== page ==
Ants and plants: A 60-million-year-old evolutionary friendship

Ants and plants: A 60-million-year-old evolutionary friendship
Scientists have modeled the humble ant's evolution and found it's inextricably linked to plants
Scientists have modeled the humble ant's evolution and found it's inextricably linked to plants
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Scientists have modeled the humble ant's evolution and found it's inextricably linked to plants
Scientists have modeled the humble ant's evolution and found it's inextricably linked to plants

Ants can be found in huge numbers in almost all of the world’s regions and habitats. But how did they become the most populous, highly diverse insect species on the planet? Scientists may have an answer, and it has to do with plants.

About 60 million years ago, ants were mainly forest dwellers who built their nests underground. But the modern ant has diversified into more than 14,000 species, with some now living in savannas, grasslands, and deserts. In fact, ants can be found on every continent except Antarctica.

Previous studies have demonstrated that ant diversification coincided with the rise of angiosperms, plants that produce flowers and bear their seeds in fruits. What’s less clear, though, is the role that flowering plants played in the evolution of ants and how we reached the number of individual ants we see today, which is estimated to be more than four quadrillion – that’s a four followed by 15 zeros.

Now, researchers from the Field Museum in Chicago, and Cornell and Stanford Universities have looked to fossils, DNA, and climate data to discover how ants and plants are linked, evolutionarily speaking.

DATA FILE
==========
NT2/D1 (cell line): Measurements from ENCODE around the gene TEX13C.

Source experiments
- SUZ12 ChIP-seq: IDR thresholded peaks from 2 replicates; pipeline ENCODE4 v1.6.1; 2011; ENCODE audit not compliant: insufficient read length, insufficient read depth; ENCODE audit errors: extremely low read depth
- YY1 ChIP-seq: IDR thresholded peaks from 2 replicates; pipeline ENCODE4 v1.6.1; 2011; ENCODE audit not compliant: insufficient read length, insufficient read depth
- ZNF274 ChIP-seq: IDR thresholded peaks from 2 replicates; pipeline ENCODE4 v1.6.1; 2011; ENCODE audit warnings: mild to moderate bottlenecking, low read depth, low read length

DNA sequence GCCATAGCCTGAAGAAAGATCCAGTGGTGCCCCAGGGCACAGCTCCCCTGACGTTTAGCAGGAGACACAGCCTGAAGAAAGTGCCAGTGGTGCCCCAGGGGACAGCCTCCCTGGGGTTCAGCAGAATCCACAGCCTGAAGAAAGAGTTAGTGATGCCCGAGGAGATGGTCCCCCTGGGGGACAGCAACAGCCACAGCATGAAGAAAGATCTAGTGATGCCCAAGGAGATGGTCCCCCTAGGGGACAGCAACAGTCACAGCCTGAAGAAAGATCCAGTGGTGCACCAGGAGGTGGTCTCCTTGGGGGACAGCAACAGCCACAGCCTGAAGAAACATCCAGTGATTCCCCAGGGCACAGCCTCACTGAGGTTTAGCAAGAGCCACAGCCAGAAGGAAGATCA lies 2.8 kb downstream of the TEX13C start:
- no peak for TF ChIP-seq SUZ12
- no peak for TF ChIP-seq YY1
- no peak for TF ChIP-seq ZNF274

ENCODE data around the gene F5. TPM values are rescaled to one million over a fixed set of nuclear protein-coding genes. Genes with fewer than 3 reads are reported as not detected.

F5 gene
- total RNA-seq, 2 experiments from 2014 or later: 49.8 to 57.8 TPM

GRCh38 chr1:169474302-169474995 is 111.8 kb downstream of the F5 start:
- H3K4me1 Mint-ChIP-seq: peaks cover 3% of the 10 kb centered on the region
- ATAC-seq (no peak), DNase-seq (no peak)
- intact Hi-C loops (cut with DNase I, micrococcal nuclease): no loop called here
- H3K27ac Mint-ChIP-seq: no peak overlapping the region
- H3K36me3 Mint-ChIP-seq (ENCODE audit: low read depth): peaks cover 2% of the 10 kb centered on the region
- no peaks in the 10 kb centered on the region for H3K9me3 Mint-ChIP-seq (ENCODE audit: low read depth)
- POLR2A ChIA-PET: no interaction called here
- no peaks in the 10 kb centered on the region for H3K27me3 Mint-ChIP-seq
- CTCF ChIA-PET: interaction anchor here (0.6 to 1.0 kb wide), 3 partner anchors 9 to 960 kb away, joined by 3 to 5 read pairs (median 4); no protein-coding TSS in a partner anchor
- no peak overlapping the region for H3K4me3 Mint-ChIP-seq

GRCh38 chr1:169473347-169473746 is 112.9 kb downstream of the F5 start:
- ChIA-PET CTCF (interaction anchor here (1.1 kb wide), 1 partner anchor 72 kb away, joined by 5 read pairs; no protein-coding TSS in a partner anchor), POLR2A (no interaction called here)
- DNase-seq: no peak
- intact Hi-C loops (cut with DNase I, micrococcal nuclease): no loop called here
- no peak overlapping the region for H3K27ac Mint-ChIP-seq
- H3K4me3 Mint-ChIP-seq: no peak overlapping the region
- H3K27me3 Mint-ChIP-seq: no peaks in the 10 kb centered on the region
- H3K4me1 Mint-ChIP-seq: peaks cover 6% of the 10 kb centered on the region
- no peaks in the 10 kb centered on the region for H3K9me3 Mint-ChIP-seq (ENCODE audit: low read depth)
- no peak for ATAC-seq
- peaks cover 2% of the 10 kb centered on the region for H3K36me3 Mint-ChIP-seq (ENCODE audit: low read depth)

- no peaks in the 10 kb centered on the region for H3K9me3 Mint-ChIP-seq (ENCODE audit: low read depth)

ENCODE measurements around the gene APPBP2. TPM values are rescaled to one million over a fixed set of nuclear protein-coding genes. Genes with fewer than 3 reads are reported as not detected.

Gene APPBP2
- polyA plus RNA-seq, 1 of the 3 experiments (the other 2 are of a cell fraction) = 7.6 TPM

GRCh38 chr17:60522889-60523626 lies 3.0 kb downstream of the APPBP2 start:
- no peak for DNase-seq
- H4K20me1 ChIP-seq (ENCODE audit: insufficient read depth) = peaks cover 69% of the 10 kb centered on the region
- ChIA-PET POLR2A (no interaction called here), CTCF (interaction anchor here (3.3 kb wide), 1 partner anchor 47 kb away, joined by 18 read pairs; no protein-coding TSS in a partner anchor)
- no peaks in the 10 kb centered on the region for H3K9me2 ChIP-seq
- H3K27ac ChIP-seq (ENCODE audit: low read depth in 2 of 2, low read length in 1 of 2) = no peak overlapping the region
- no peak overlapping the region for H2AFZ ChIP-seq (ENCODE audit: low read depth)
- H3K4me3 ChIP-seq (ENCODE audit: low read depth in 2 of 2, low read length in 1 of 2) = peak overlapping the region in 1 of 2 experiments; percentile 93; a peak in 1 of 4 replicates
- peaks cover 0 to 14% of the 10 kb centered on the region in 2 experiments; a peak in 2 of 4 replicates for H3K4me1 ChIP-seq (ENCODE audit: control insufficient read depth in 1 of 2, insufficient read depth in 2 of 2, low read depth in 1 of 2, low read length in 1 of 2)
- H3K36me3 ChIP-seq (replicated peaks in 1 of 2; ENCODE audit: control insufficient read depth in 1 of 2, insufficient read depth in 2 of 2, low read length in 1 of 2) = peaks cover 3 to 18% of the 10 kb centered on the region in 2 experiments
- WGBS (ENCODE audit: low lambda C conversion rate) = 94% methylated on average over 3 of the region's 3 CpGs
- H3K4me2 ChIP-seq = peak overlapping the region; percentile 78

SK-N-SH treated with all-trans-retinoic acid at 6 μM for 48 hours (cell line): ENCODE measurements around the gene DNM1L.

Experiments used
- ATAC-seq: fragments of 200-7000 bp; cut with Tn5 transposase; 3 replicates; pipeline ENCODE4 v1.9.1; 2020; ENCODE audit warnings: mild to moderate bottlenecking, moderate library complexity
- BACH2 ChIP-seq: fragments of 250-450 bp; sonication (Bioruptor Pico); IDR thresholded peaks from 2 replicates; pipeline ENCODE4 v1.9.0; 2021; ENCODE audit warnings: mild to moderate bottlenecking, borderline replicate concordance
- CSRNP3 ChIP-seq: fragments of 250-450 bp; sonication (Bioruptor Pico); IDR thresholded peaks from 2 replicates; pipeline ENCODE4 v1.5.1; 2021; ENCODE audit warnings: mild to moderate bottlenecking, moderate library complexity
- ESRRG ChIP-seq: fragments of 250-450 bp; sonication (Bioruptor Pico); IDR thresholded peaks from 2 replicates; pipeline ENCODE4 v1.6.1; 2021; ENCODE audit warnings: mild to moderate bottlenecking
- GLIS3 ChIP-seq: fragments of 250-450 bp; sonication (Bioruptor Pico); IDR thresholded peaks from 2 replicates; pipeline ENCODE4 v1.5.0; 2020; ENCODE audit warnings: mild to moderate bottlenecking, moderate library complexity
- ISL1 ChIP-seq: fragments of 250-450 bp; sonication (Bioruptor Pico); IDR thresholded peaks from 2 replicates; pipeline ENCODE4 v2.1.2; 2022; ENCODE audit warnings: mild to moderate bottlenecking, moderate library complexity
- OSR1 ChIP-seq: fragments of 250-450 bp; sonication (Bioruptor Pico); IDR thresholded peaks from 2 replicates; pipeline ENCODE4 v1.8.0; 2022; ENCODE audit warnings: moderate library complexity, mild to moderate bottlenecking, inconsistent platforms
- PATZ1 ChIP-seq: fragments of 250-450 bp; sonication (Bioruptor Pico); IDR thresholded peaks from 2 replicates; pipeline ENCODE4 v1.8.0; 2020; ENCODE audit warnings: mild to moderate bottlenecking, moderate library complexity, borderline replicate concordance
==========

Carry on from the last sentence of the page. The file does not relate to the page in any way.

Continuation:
“When you look around the world today, you can see ants on nearly every continent occupying all these different habitats, and even different dimensions of those habitats – some ants live underground, some live in the canopies of trees,” said Matthew Nelsen, lead author of the study. “We’re trying to understand how they were able to diversity from a single common ancestor to all these different spaces.”

To model the ant’s evolution, researchers compared the climates that 1,435 modern ant species live in and added time-scaled reconstructions of ant genealogy based on genetic information and ant fossils preserved in amber. They obtained similar information on plants and then compared the two.

The findings suggested that most early ants occupied forested habitats until around the middle-to-late Paleogene period (66 to 23 million years ago) to the early Neogene (23 million years ago to present). It was at that time they started diversifying, influenced by the evolution of forest plants.

“Around this time, some of the plants in these forests evolved to exhale more water vapor out through tiny holes in their leaves – they made the whole place a lot wetter, so the environment became more like a rainforest,” Nelsen said.

To escape the wet, some ants moved their nests from underground into the trees. The researchers suggest that as forest angiosperms slowly spread outward to inhabit more open, arid regions, some of the ants followed. Probably, the researchers said, because they were following their stomachs.

“Other scientists have shown that plants in these arid habitats were evolving ways of making food for ants – including things like elaiosomes, which are like fleshy appendages on the seeds,” said Nelsen.

A mutually beneficial relationship developed. The ants enjoyed the food provided by the plant’s seeds, and the ants taking the seeds ensured that the plants were spread even further.

The study's findings improve our understanding of how ants' evolution coincides with and was enabled by the evolution of flowering plants, starting millions of years ago.

“This study shows the important role that plants play in shaping ecosystems,” Nelsen said. “Shifts in plant communities – such as those we are seeing as a consequence of historic and modern climate change – can cascade and impact the animals and other organisms relying on these plants.”

The study was published in the journal Evolution Letters.

Source: Field Museum

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